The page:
This CEO sold his car dealerships and started an angel investment group

South Jersey's DeSimone Group Investments, backed and led by Michael DeSimone, has made investments in 21 companies so far, including LUXTECH, Momentum Dynamics and CloudMine.

Michael DeSimone, president and CEO of DeSimone Investment Group.

(Courtesy photo)

After three decades in the automotive industry, Michael DeSimone is ready to take some risks.

DeSimone, 59, of Medford, N.J., sold his two Mt. Laurel, N.J., car dealerships for an undisclosed price (“It was enough to live on,” he said) to Holman Automotive Group in 2007 and got into the angel investment game shortly thereafter, prompted by the many people who were turning to him for early-stage investment.
He’s now the president and CEO of a Cherry Hill, N.J.-based angel investment group called DeSimone Group Investments, where he’s the sole backer.

Lauren Shippy, John Goodwin, Michael DeSimone and Kendra Brill. (Courtesy photo)

The firm has invested in 21 companies in the last five years, including LED fixture manufacturer LUXTECH, automotive wireless charging company Momentum Dynamics and notably, CloudMine’s recent $5 million Series A. DeSimone makes initial investments of between $75,000 and $125,000 with follow-on investments of about $100,000 per year as necessary.
The main difference between the two industries, he said, are the surprises, the factors you can’t control.
“Automotive retail is a pretty formulaic business,” he said over the phone Thursday morning. Even though everyone does it a little bit differently, there are a set of basic guidelines and benchmarks that everyone follows in order to minimize risk.
With angel investing, it’s a lot more unpredictable.
“Every year, you learn how much you don’t know,” he said.
DeSimone Group Investments is not actively seeking out more deals right now, he said, because DeSimone likes to be hands-on with his portfolio companies and there’s only so much bandwidth a four-person team has. (How involved? DeSimone said they don’t get involved in day-to-day operations, but if one of their portfolio companies needs help, they’re at the ready. The team once even went to portfolio company Ionfield Systems’ manufacturing site in Horsham, Pa., and helped them assemble products. “It gets to that level,” he said. “You’ve got a lot of skin in the game. You do whatever you can to help them.”)
The bulk of the group’s deals are local, though it recently invested in a Chico, Calif.-based company called Work Truck Solution, which DeSimone found through the women founder-focused investment firm Golden Seeds. DeSimone called that one a “hands-off” investment since he knew the space (automotive industry) and the exit potential.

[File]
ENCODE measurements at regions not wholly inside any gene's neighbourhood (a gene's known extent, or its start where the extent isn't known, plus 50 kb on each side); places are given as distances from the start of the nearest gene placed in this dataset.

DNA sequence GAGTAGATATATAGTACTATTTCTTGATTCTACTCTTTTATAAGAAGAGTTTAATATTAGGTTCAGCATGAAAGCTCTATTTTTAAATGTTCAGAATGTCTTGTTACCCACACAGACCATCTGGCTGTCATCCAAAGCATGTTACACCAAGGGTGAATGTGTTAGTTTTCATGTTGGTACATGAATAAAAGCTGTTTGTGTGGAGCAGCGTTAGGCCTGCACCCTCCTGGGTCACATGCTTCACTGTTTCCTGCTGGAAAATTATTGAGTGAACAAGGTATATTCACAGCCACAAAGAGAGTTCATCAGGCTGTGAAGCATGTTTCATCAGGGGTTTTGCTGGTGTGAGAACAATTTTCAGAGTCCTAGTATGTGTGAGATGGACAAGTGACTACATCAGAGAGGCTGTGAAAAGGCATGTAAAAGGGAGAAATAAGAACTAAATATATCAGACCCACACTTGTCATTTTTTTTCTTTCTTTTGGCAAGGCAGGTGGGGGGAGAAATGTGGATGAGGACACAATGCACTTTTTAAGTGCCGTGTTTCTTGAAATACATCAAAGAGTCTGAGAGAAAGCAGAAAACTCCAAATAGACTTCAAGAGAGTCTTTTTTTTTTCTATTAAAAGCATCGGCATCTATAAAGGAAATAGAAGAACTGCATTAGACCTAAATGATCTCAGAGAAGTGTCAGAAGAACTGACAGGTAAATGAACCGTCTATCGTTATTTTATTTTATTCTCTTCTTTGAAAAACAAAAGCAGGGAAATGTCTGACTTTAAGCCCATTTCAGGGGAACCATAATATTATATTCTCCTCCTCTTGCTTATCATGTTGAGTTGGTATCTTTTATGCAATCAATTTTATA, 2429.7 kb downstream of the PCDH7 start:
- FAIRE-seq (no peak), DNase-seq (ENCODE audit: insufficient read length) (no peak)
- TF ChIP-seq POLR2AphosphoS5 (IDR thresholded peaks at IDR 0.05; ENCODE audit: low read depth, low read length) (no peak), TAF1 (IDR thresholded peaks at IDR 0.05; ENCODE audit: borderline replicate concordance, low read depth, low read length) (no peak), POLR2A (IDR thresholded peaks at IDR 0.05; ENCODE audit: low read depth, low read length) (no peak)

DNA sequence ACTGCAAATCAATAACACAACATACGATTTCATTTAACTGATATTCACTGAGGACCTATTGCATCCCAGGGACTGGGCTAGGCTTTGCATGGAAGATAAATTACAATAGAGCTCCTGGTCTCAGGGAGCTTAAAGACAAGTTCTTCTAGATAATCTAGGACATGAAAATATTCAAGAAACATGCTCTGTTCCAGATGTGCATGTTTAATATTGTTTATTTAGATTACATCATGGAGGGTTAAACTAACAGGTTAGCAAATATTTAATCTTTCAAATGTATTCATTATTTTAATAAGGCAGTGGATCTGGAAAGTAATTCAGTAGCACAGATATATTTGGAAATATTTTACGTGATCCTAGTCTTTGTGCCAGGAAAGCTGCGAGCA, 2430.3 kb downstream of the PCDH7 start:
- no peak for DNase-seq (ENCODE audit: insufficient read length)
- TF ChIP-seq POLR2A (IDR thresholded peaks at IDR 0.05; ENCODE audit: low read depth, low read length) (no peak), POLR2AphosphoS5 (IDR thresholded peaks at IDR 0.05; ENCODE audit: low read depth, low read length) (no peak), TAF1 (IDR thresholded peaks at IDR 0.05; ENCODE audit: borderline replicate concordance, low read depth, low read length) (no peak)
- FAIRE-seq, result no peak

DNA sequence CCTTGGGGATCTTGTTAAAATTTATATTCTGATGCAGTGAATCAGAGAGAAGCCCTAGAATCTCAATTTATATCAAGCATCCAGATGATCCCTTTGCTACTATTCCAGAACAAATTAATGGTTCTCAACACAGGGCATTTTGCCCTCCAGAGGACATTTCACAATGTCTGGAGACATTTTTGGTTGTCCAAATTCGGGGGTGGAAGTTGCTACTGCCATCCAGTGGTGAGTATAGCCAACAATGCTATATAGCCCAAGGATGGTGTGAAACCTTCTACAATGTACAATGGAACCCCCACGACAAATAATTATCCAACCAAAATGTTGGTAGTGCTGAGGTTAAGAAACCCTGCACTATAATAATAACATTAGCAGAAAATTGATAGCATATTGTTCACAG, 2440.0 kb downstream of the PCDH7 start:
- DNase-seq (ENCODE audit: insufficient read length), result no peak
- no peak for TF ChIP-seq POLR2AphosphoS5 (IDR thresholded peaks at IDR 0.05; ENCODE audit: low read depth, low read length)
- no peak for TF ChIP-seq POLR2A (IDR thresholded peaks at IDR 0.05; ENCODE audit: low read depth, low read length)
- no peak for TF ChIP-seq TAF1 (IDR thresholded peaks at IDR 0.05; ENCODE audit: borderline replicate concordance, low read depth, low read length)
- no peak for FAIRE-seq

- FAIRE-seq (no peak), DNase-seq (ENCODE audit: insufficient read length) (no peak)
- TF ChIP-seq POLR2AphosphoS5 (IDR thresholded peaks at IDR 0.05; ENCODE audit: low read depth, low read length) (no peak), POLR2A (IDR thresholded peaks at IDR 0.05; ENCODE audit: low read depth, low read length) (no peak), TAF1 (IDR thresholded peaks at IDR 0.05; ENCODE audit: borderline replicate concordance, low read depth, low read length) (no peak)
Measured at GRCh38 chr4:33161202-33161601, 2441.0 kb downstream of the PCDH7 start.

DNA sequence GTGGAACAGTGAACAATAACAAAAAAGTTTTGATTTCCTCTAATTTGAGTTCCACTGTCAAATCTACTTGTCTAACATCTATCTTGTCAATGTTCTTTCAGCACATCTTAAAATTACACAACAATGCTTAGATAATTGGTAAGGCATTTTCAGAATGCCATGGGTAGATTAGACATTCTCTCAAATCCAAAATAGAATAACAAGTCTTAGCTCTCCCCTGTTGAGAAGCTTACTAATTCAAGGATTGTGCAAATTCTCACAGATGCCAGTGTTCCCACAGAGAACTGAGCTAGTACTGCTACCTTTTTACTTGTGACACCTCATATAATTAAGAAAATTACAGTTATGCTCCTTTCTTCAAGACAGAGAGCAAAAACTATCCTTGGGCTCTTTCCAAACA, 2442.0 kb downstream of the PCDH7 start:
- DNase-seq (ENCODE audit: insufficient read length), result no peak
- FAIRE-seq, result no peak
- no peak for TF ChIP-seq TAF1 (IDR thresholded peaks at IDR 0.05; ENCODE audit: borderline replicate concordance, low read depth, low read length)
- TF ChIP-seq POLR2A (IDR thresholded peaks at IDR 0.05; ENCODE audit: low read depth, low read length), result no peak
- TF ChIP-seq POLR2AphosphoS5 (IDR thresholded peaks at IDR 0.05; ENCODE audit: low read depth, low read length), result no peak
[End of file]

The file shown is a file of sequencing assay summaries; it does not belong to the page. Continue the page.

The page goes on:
The companies range from software to social media to life sciences (DeSimone believes that in order to be a successful investor, you need to have a diverse portfolio). Outside of the 21 portfolio companies, DeSimone has also made some deals through or with local angel groups, like Mid-Atlantic Angel Group (MAG II) and Investors Circle.
His team is composed of John Goodwin, the former CFO of his car dealerships; Kendra Brill, who ran operations for DeSimone after he sold his dealerships; and Lauren Shippy, DeSimone’s daughter who recently got her MBA and is based in Florida. They work out of an office in a 12,000-square-foot Cherry Hill building that spans six acres, which DeSimone used to use for parking cars from his dealerships. Two of his portfolio companies — Ionfield and Christini Motorcycles — have engineering and assembly space in the building.
Shippy, the investment group’s research associate, is carrying on the tradition of working in the family business. DeSimone started working in the automotive industry during his senior year of high school at his father’s Cadillac dealership in Pennsauken, N.J. His father, who started as a parts counterman at a Cadillac dealership at Broad Street and Ridge Avenue in 1946, worked his way up to eventually buy his own dealership in 1966.
One thing that the auto industry and the angel world have in common? The importance of a solid team. It’s the first thing his group looks at when considering a deal.
“The people are ultimately critical,” he said.


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